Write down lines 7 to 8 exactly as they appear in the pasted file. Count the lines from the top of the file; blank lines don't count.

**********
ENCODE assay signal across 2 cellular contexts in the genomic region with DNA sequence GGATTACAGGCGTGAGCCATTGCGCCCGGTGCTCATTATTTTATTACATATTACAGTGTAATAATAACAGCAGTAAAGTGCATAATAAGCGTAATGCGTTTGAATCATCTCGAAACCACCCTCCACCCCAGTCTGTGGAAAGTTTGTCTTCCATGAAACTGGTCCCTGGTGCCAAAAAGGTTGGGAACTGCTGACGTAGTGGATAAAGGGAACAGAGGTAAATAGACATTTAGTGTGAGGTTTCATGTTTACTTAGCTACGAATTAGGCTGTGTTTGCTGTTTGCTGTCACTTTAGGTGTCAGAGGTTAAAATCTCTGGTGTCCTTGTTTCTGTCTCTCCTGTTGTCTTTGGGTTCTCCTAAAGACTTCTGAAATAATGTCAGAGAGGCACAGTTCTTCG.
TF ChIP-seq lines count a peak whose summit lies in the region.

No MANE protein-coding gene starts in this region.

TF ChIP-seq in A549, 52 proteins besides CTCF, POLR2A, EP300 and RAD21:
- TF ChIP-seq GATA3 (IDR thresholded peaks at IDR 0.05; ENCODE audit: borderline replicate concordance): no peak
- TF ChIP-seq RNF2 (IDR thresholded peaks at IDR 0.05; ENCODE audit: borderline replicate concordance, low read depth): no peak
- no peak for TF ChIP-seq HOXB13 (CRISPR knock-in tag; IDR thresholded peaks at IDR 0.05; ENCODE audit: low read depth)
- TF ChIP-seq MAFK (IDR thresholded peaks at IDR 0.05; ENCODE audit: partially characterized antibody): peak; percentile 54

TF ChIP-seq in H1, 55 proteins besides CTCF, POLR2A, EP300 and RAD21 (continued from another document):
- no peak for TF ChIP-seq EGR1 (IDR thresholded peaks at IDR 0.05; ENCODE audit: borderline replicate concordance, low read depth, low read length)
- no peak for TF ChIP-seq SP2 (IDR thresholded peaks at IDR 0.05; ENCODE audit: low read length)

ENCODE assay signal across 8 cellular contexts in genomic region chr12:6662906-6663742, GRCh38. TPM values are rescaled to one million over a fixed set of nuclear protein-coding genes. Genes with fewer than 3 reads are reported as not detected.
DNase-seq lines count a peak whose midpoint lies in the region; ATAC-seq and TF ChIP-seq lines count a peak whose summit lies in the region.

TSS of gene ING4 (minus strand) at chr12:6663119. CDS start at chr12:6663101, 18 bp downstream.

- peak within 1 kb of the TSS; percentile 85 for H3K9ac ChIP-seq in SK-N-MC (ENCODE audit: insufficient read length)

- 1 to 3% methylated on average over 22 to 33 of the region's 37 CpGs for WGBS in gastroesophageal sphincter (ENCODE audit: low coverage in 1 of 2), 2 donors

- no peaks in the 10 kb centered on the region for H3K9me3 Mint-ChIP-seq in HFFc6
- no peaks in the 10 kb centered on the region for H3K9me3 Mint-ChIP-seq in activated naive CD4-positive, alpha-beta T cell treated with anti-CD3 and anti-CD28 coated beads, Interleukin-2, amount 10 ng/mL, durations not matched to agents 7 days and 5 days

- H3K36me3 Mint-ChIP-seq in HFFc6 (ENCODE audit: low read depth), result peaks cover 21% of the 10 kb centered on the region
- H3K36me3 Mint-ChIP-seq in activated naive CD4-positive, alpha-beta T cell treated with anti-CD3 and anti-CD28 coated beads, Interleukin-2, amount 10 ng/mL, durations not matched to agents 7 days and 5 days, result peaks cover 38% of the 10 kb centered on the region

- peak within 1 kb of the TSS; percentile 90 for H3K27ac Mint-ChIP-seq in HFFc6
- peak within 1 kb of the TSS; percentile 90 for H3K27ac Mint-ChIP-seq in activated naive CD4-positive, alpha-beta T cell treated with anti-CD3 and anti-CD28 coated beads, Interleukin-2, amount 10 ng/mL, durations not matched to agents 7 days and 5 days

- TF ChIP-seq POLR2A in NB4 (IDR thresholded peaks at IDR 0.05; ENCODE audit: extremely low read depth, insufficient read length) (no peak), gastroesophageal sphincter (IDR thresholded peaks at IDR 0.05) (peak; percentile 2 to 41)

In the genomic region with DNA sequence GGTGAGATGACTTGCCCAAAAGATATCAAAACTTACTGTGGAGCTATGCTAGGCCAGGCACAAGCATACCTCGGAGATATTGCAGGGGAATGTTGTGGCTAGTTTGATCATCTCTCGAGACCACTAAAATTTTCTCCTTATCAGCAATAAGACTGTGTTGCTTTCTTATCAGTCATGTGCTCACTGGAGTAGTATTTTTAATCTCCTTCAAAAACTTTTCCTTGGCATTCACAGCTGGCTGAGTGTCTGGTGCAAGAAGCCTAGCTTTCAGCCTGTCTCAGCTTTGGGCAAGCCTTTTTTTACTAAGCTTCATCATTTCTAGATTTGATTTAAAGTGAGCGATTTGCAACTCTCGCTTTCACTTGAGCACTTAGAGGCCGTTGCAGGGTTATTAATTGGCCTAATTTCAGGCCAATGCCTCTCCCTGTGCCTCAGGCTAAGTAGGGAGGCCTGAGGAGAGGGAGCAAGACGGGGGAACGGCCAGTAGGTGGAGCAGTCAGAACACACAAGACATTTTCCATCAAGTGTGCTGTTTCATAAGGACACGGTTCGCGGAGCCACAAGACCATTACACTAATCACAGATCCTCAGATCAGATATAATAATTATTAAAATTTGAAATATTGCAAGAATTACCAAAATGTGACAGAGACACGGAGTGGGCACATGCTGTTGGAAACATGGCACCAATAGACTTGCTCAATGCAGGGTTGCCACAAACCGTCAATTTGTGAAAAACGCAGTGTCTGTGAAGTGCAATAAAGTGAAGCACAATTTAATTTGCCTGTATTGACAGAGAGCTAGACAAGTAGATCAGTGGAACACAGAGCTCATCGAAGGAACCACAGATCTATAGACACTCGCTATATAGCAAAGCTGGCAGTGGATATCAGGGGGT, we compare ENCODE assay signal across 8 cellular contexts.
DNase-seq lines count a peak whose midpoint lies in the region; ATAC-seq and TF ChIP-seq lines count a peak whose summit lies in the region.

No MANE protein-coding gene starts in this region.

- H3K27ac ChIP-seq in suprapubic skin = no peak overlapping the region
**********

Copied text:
- no peak for TF ChIP-seq HOXB13 (CRISPR knock-in tag; IDR thresholded peaks at IDR 0.05; ENCODE audit: low read depth)
- TF ChIP-seq MAFK (IDR thresholded peaks at IDR 0.05; ENCODE audit: partially characterized antibody): peak; percentile 54